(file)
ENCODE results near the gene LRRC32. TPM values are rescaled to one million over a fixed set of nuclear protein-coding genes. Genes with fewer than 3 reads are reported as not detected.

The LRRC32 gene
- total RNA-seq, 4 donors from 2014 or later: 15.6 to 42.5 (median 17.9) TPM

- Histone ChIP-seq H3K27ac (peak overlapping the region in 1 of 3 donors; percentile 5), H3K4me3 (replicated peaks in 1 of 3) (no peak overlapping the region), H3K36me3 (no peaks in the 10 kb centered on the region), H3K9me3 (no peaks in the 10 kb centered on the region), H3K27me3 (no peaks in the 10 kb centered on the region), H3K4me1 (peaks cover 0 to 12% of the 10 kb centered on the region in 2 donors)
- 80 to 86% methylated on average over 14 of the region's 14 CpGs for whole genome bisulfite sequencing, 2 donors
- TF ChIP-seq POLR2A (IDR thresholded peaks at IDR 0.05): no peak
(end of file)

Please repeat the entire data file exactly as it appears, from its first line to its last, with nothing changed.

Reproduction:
ENCODE results near the gene LRRC32. TPM values are rescaled to one million over a fixed set of nuclear protein-coding genes. Genes with fewer than 3 reads are reported as not detected.

The LRRC32 gene
- total RNA-seq, 4 donors from 2014 or later: 15.6 to 42.5 (median 17.9) TPM

- Histone ChIP-seq H3K27ac (peak overlapping the region in 1 of 3 donors; percentile 5), H3K4me3 (replicated peaks in 1 of 3) (no peak overlapping the region), H3K36me3 (no peaks in the 10 kb centered on the region), H3K9me3 (no peaks in the 10 kb centered on the region), H3K27me3 (no peaks in the 10 kb centered on the region), H3K4me1 (peaks cover 0 to 12% of the 10 kb centered on the region in 2 donors)
- 80 to 86% methylated on average over 14 of the region's 14 CpGs for whole genome bisulfite sequencing, 2 donors
- TF ChIP-seq POLR2A (IDR thresholded peaks at IDR 0.05): no peak